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Fatal Flaw Dooms an Internet Venture

Commerce: The collapse of 'B2B' trading firm Ventro illustrates the folly of getting between suppliers and buyers.

June 24, 2001|CHARLES PILLER | TIMES STAFF WRITER

SAN FRANCISCO — In 1997, David Perry, a mid-level oil refinery manager who had just completed his MBA at Harvard Business School, had a big idea.

Perry envisioned a technology to let businesses buy or sell products or raw materials anywhere in the world over an online system managed by a neutral provider. His business plan won second place in Harvard's annual competition. Soon after, he drove his decade-old Nissan Maxima west to Silicon Valley in search of venture-fund gold.

The money boys found Perry's idea irresistible. They showered $45 million on him to start a business-to-business, or "B2B," trading system to serve the chemical industry. The legendary venture capital firm Kleiner Perkins Caufield & Byers became a lead investor. Within two years, Perry was widely viewed as a key creative force behind the next wave of Internet-based business efficiency. Analysts quickly projected revenues for the nascent online-exchange industry in the trillions of dollars annually, and Perry's idea helped spawn hundreds of copycats.

Today most of the B2B industry has been decimated. A stock index of B2B companies, compiled by U.S. Bancorp Piper Jaffray Inc., has plunged 80% since a year ago.

Meanwhile, Perry's company, Ventro Corp., has seen its shares fall from a high of $243.50 last year to 39 cents Friday. Ventro, which has no operating revenue, has slashed staff by 80% and faces a shareholder lawsuit filed in federal court in San Francisco that alleges securities fraud by Ventro executives.

Analysts said Perry's B2B dreams have collapsed largely because of a flaw in his business plan. Ventro "attempted to get between the suppliers and buyers of mainstream products," said John Bermudez, analyst with AMR Research, which studies online business markets. "Suppliers don't really want anyone between them and their customers."

This marks a sharp turnaround from early last year, when Ventro's market capitalization was a stunning $11 billion. Former refinery worker Perry even traveled to the world's most prestigious business conclave, in Davos, Switzerland, to lecture top oil executives about how to transform their businesses in cyberspace.

The 33-year-old Perry, who declined interview requests, was born and raised in Magnolia, Ark., near the Texas and Louisiana borders. Like fellow Arkansan Bill Clinton, who hails from nearby Hope, Perry has a soft Southern accent and a magnetic charm that hide ambitions that are anything but small town.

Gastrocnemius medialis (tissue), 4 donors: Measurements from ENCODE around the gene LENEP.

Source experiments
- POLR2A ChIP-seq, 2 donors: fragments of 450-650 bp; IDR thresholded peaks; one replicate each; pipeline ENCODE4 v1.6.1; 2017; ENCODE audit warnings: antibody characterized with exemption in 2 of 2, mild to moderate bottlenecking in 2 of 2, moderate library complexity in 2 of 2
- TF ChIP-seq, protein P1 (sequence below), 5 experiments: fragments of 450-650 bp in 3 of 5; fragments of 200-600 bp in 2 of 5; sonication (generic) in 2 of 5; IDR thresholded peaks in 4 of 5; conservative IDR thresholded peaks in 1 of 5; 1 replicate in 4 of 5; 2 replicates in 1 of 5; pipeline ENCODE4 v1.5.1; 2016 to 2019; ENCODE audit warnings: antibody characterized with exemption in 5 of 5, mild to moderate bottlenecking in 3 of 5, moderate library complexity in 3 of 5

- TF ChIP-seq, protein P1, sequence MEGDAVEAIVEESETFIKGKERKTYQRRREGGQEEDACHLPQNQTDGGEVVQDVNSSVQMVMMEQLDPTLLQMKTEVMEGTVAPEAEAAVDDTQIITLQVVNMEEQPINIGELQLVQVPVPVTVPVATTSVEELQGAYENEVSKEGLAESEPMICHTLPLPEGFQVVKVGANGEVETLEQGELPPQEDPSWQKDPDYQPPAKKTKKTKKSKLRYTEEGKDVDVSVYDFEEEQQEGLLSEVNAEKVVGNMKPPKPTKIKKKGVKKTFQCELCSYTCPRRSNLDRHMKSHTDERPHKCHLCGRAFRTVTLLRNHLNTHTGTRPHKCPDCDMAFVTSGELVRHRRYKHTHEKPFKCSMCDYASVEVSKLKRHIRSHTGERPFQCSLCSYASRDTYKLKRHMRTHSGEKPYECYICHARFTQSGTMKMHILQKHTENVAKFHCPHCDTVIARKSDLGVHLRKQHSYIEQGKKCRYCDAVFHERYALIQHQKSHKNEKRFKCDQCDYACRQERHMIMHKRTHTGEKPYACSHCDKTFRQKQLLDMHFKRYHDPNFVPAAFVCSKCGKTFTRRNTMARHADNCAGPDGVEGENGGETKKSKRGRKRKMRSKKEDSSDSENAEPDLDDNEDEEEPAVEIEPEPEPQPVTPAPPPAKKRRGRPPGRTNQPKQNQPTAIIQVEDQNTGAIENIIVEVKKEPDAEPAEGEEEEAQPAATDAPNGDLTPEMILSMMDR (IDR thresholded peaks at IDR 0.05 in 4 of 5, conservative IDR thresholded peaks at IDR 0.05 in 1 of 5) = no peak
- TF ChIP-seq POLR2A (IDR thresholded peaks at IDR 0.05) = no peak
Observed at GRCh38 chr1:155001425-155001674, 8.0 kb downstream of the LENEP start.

Perry's plan for his first online marketplace seemed tantalizingly simple: Chemical sellers would pay his firm modest transaction fees of 1% to 2% to find new markets. Perry called the firm Chemdex. The idea was that competition would drive prices down and Chemdex would profit by hosting the online exchange as the service grew.

The company launched its service in October 1998. And Chemdex attracted large bioscience companies, such as Genentech Inc. and Becton, Dickinson & Co., which agreed to buy some goods online through Chemdex's registry of suppliers. By July 1999, Chemdex had gone public and Perry used its soaring stock to buy Promedix, an online marketplace for specialty medical supplies.

For a while, Chemdex could do no wrong. Perry recruited highly regarded executives, including Robin Abrams, president of handheld-computer pioneer Palm Inc., as his chief operating officer. Perry also began to collect industry awards as a top entrepreneur. "As soon as we went public, we were getting 50 to 60 phone calls a month from major companies, who said, 'Come here and sprinkle some of your magic dust,' " said Andrew Carragher, former vice president for business development, who left Ventro in December.

"You could not help but to be swept away," said Matt Trerotola, a former Ventro business-development executive who left in October. "There was a kind of electricity that made me more excited about what they were doing than any job in my life."

The early interest in online exchanges inspired Perry to create four marketplaces: for medical supplies (Broadlane), fluid-processing equipment (Industria Solutions), business services (MarketMile) and food services (Amphire Solutions). Chemdex provided its partners, including American Express Co. and IBM Corp., with technology to operate the online-exchange systems, while the partners would find the buyers and sellers. Chemdex received ownership stakes ranging from 19% to 49%. To reflect the diversified approach, Chemdex changed its name to Ventro.

To celebrate the name change, Ventro hosted a party in February last year at its Mountain View, Calif., headquarters, featuring a rock video starring a lip-syncing Perry. Within days, the company's stock skyrocketed to its all-time high. A few weeks later, Ventro sold $250 million in bonds to expand its business. Around this time, Perry borrowed against his stock to buy a jet for his personal and business use.

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